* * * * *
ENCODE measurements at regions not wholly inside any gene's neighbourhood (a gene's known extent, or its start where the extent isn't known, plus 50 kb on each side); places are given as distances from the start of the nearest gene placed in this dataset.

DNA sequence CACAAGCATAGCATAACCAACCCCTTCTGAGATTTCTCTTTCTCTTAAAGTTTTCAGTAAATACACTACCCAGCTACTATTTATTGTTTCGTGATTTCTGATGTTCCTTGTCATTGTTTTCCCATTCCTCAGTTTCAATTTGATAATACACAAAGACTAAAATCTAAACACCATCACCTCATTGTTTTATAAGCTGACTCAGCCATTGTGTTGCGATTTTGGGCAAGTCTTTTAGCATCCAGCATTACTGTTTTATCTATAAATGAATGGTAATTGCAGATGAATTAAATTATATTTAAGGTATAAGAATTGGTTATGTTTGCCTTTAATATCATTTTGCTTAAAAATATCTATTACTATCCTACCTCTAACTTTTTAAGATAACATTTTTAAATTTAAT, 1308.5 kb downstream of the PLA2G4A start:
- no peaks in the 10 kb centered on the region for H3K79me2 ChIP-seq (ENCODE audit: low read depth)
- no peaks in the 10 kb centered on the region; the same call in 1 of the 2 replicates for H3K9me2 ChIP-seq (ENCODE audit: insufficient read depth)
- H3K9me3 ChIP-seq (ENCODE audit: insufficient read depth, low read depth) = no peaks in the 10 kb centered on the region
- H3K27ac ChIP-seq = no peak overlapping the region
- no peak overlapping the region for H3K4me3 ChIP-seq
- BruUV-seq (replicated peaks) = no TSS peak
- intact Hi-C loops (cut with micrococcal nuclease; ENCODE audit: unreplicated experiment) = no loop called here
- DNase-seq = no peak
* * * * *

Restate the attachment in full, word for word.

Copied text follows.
ENCODE measurements at regions not wholly inside any gene's neighbourhood (a gene's known extent, or its start where the extent isn't known, plus 50 kb on each side); places are given as distances from the start of the nearest gene placed in this dataset.

DNA sequence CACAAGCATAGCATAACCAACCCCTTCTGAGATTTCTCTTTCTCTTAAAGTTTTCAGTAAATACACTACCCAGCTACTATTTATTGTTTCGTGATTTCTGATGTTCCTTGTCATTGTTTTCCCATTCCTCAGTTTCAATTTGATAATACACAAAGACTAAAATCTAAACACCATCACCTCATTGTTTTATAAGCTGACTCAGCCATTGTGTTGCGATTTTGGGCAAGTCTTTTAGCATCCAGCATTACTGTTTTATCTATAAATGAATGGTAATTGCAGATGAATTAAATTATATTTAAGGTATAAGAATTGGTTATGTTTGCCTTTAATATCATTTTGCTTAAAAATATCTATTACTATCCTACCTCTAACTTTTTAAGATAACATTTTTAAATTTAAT, 1308.5 kb downstream of the PLA2G4A start:
- no peaks in the 10 kb centered on the region for H3K79me2 ChIP-seq (ENCODE audit: low read depth)
- no peaks in the 10 kb centered on the region; the same call in 1 of the 2 replicates for H3K9me2 ChIP-seq (ENCODE audit: insufficient read depth)
- H3K9me3 ChIP-seq (ENCODE audit: insufficient read depth, low read depth) = no peaks in the 10 kb centered on the region
- H3K27ac ChIP-seq = no peak overlapping the region
- no peak overlapping the region for H3K4me3 ChIP-seq
- BruUV-seq (replicated peaks) = no TSS peak
- intact Hi-C loops (cut with micrococcal nuclease; ENCODE audit: unreplicated experiment) = no loop called here
- DNase-seq = no peak